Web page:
Despite plenty of discussion around shortages, the global semiconductor sector is doing just fine. McKinsey & Co. projects annual semiconductor growth of 6 to 8 percent through 2030 when the global chip market is expected to reach a record $6 trillion. Seventy percent of that growth will be driven by three sectors: automotive, computation and data storage, and wireless.
The automotive semiconductor market is the smallest of the three sectors but the fastest growing. McKinsey forecasts it will triple in size from $50 billion in 2021 to $150 billion in 2030, for a CAGR of 13%. The reason? Carmakers are transitioning from the internal combustion engine (ICE) era to the electric vehicle era that includes advanced driver-assistance systems (ADAS) and, perhaps eventually, fully autonomous vehicles that communicate with each other and roadside infrastructure. By the end of the decade, the automotive chip market will account for about 14 percent of global semiconductor demand, up from eight percent in 2021, according to McKinsey.
How did we get here?
The outbreak of the global coronavirus pandemic in early 2020 was primarily responsible for auto plant closures, parts shortages and unpredictable global demand, which led to the collapse of sales and production of vehicles in the first half of 2020. The result was a near-10% drop in worldwide automotive output or about 8 million vehicles.
Carmakers reduced their capacity planning requirements for parts, including electronic components and semiconductors. However, by Q4 of 2020, demand began to recover, driven by China and the growing demand for electric vehicles worldwide. China’s passenger car sales in Q4 2020 were about half a million vehicles higher than in Q3.
At the same time, consumer electronics sales increased as companies closed offices and factories and sent employees home with laptops, PCs and other electronic equipment. Consequently, semiconductor manufacturers shifted production to IT and consumer electronics customers and away from automotive manufacturers. In early 2021, carmakers shuttered their assembly plants because they lacked components and parts.
Rising inflation has dampened demand for consumer electronics, increased inventories of electronic components, and driven down prices of memory chips and other components. In addition, the threat of a global recession and strained relations between China and the US put downward pressure on GDP growth.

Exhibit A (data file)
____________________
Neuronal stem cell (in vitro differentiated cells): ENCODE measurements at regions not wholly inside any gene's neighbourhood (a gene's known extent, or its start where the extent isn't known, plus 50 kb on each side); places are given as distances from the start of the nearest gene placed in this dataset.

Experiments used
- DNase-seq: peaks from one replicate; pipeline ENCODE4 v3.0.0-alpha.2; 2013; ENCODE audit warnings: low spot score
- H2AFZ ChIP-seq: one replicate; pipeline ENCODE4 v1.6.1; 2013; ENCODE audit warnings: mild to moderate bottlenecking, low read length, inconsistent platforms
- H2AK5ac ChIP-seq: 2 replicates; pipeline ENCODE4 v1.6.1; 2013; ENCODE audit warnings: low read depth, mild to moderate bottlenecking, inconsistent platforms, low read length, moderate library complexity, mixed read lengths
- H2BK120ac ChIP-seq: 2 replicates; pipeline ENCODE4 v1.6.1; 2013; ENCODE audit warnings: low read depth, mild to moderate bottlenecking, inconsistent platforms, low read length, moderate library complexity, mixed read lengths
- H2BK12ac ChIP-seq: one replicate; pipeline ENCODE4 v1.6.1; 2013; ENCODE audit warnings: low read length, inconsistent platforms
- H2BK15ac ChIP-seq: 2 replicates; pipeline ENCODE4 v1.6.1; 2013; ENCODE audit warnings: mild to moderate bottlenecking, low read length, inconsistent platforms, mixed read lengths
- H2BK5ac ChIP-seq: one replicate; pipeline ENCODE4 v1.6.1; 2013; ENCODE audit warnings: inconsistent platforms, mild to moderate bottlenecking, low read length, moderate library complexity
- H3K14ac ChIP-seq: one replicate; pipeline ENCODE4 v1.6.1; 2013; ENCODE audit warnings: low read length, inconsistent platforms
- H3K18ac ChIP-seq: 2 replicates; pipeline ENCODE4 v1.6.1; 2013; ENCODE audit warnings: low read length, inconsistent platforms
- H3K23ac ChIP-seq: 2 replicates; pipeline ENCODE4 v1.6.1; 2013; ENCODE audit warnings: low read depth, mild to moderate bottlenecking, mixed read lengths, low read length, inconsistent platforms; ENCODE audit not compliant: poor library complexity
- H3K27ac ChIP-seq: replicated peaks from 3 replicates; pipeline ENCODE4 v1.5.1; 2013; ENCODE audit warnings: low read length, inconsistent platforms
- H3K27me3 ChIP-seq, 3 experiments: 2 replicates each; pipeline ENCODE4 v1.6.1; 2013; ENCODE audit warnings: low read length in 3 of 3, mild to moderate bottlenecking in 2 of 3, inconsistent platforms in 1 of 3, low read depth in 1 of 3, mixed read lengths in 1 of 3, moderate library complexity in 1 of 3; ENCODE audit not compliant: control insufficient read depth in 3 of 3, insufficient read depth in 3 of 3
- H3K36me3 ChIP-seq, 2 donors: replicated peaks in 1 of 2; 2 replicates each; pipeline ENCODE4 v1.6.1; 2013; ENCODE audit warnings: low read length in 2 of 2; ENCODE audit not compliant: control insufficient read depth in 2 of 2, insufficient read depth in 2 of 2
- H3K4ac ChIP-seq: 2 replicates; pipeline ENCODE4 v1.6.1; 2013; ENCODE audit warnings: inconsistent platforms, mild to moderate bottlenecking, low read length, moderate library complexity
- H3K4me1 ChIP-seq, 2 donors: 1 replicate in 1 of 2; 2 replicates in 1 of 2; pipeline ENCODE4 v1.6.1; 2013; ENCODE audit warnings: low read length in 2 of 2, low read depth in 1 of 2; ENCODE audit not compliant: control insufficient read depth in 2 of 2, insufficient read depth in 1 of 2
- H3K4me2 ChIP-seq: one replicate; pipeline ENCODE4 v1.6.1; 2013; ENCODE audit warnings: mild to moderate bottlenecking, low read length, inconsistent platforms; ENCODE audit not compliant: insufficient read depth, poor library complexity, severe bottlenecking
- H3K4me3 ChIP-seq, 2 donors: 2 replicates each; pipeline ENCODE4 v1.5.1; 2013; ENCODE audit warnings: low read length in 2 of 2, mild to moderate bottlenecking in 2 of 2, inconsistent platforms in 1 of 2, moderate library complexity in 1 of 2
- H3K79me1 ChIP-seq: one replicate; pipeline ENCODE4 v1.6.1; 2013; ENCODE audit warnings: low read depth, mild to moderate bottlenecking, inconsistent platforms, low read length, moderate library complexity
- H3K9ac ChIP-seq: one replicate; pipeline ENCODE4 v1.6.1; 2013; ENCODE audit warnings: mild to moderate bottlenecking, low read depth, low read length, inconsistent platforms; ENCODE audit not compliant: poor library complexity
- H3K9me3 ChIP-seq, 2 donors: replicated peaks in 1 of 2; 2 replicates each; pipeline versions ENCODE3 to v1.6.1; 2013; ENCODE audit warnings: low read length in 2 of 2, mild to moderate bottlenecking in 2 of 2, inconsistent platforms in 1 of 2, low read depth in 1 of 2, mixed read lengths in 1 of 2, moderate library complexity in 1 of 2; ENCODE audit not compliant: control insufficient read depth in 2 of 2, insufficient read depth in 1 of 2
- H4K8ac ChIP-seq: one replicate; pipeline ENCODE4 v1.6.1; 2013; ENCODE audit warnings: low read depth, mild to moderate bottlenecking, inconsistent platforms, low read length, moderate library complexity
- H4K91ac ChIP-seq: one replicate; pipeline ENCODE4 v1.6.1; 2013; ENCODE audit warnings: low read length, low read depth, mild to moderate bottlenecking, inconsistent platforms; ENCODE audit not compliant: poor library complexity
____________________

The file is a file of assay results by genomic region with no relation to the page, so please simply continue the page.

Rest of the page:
However, the electronics market appears to be shaking off the bad news. According to the Supplyframe Commodity IQ forecast for H1 2023, only 27% of semiconductor prices across all major commodities will increase, down from 76% in H1 2022. Moreover, by Q3 2023, less than 20% of semiconductor prices are expected to increase, while just over three-quarters of IC prices will stabilize.
Not surprisingly, the exception to the falling-prices trend includes automotive-grade components. Supplyframe projects that this class of components will remain expensive and constrained through Q4 2022, with lead times averaging 40 and 60 weeks. The tough times are expected to persist into the first half of 2023 as significant-to-severe constraints on complex semiconductors continue.
The Future of Mobility is Ubiquitous and Wireless-Enabled
Despite speed bumps caused by short-term market conditions, the automotive sector is working through a transformation to wireless connectivity as carmakers integrate cloud connectivity, wireless communications, and autonomous driving technologies into their vehicles. The change is facilitated by integrating standard wireless cellular technologies in the connected car.
The global market for vehicle wireless communication technology was estimated to be $3.6 billion in 2021 and is forecast to nearly double to $6.9 billion by 2028, with a CAGR of 9.6 percent, according to one market research report. The number of vehicles shipped worldwide with embedded cellular connectivity is expected to rise from 46% in 2020 to 76% in 2026.